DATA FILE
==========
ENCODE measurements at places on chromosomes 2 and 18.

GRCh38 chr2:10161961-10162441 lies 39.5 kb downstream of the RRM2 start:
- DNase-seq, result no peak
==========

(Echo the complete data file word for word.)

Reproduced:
ENCODE measurements at places on chromosomes 2 and 18.

GRCh38 chr2:10161961-10162441 lies 39.5 kb downstream of the RRM2 start:
- DNase-seq, result no peak